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A comparison of U.S. nuclear diplomacy with Iran and the current version with North Korea puts the former in a good light and makes the latter look disappointing. Those with an interest in curbing the dangers of proliferating nuclear weapons should hope that the North Korea picture will improve with time. But whether it does or not, the process has put into perspective how badly mistaken was the Trump administration’s trashing of the Iran nuclear agreement.


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Numerous high profile Trump administration officials maintain close ties with anti-Muslim conspiracy theorists. In today’s America, disparaging Islam is acceptable in ways that disparaging other religions is not. Given the continuing well-funded campaigns by the Islamophobes and continuing support from their enablers in the Trump administration, starting with the president himself, it seems unlikely that this trend will be reversed any time soon.


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The Trump administration’s nuclear proliferation policy is now in meltdown, one which no threat of “steely resolve”—in Secretary of State Mike Pompeo’s words—will easily contain. It is hemorrhaging in part because the administration has yet to forge a strategy that consistently and credibly signals a feasible bottom line that includes living with—rather than destroying—regimes it despises or fears. Political leaders on both sides of the aisle must call for a new model that has some reasonable hope of restraining America’s foes and bringing security to its Middle East allies.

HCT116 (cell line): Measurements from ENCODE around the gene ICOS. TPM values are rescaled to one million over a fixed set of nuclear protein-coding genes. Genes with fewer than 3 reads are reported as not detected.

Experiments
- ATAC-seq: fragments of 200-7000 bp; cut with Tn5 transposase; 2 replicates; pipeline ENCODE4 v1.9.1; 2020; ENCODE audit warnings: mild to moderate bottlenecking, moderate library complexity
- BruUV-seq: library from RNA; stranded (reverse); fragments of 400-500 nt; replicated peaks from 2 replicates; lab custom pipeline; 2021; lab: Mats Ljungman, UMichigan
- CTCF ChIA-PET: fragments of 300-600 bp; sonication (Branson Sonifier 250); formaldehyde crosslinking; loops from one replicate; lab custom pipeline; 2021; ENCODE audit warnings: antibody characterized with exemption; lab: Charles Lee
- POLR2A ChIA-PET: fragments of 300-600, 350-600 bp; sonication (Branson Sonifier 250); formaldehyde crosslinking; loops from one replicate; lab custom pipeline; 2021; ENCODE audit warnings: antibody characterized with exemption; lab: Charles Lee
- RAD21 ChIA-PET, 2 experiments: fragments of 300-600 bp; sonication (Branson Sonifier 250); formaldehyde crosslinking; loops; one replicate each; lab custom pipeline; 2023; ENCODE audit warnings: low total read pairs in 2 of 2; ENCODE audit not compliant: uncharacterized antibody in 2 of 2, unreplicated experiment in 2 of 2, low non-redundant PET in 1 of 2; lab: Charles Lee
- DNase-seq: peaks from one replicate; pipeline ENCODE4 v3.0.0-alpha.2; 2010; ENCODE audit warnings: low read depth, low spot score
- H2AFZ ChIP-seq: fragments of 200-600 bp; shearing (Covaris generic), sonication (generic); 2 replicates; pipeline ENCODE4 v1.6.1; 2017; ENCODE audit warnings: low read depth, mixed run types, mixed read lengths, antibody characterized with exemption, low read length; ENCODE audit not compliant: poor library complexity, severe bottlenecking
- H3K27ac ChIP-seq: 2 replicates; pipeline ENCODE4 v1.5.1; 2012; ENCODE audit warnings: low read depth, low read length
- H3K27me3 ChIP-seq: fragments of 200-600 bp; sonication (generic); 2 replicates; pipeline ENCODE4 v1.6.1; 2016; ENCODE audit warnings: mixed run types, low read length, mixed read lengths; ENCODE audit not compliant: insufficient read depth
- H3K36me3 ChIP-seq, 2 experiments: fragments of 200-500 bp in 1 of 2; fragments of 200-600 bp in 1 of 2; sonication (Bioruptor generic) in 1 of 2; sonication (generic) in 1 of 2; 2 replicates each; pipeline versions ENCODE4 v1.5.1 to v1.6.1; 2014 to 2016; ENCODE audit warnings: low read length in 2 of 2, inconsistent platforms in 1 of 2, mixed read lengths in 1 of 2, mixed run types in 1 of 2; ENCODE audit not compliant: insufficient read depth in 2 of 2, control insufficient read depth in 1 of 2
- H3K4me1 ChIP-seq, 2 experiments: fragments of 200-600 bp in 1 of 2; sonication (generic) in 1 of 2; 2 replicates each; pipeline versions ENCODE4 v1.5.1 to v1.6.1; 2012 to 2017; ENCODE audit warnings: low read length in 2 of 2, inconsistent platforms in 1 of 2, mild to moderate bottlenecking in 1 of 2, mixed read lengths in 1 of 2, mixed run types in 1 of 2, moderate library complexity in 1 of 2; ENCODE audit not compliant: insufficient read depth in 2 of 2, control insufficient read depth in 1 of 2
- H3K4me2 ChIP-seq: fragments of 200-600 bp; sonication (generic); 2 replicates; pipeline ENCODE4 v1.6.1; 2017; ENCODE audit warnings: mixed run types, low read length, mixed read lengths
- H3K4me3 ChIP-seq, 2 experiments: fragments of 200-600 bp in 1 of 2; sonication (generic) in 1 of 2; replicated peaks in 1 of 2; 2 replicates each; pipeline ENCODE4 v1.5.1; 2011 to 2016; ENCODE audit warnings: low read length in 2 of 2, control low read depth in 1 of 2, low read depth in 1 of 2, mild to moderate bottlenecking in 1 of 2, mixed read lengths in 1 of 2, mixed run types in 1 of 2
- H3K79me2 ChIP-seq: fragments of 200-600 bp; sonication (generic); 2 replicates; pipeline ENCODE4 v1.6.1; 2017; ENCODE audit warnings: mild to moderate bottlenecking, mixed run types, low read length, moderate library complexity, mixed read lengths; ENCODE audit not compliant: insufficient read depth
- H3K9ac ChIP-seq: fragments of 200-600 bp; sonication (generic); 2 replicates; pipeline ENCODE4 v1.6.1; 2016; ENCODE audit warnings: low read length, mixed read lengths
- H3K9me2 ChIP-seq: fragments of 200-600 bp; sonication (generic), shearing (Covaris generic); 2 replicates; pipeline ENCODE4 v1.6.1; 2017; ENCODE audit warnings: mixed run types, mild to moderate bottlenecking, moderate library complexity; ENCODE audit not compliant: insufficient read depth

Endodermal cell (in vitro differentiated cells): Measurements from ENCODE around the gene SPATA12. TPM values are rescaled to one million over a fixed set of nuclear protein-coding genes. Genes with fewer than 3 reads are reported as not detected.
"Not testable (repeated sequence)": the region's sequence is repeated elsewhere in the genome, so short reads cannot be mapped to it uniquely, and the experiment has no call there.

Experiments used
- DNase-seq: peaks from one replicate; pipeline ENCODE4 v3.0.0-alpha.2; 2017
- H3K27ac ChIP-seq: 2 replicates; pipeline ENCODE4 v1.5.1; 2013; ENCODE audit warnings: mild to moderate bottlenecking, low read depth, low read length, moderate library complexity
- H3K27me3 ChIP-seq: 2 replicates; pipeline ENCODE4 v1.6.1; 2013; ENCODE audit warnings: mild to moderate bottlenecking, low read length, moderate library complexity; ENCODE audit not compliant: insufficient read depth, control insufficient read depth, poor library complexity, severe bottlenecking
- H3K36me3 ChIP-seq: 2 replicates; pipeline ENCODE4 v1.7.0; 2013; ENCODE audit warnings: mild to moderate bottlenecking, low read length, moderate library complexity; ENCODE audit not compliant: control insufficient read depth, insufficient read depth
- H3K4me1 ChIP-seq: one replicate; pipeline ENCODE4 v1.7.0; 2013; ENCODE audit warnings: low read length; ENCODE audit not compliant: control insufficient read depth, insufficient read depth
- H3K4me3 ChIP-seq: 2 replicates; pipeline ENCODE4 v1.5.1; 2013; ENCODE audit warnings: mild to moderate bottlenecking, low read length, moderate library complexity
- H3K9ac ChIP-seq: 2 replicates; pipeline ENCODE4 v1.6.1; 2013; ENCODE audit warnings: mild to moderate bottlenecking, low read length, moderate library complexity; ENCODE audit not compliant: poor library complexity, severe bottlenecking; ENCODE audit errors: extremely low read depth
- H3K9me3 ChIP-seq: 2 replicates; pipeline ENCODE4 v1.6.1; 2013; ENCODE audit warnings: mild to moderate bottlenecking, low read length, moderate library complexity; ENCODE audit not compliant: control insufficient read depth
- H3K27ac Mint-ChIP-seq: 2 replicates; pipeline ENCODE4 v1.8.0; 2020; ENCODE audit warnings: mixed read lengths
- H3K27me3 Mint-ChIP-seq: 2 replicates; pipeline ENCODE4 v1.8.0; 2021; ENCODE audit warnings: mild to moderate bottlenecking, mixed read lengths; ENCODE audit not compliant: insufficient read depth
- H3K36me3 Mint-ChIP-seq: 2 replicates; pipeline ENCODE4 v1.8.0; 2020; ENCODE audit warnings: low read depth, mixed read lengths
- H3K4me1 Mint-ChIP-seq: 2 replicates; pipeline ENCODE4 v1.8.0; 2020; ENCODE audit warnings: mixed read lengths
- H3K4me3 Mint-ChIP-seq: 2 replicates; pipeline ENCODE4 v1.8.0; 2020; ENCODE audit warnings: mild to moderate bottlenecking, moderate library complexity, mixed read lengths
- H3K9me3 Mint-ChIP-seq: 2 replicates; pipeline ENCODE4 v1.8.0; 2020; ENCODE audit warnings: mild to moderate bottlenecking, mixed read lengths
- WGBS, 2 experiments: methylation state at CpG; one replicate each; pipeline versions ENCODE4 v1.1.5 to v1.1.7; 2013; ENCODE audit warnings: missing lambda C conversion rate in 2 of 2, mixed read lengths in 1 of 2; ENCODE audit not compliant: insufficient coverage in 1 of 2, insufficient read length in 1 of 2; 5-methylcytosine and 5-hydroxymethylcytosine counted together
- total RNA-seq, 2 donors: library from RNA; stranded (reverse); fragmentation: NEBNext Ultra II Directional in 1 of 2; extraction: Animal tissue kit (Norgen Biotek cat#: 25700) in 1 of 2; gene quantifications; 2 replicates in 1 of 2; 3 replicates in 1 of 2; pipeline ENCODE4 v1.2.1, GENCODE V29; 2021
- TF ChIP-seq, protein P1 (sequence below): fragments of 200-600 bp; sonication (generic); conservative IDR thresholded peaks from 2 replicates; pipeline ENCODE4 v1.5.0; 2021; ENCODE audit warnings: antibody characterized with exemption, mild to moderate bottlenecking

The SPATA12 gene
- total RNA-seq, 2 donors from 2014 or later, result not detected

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Congressional midterm elections are just months away and another presidential election already looms. Who will be the political leader with the courage and presence of mind to declare: “Enough! Stop this madness!” Man or woman, straight or gay, black, brown, or white, that person will deserve the nation’s gratitude and the support of the electorate. Until that occurs, however, the American penchant for war will stretch on toward infinity.


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To bolster the president’s arguments for cutting back immigration, the administration recently released a fear-mongering report about future terrorist threats. Among the potential threats: a Sudanese national who, in 2016, “pleaded guilty to attempting to provide material support to ISIS”; an Uzbek who “posted a threat on an Uzbek-language website to kill President Obama in an act of martyrdom on behalf of ISIS”; a Syrian who, in a plea agreement, “admitted that he knew a member of ISIS and that while in Syria he participated in a battle against the Syrian regime, including shooting at others, in coordination with Al Nusrah,” an al-Qaeda offshoot.


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The recent appointment of purveyors of anti-Muslim rhetoric to the U.S. Commission on International Religious Freedom exposes the cynical approach Republicans have taken in promoting religious freedom.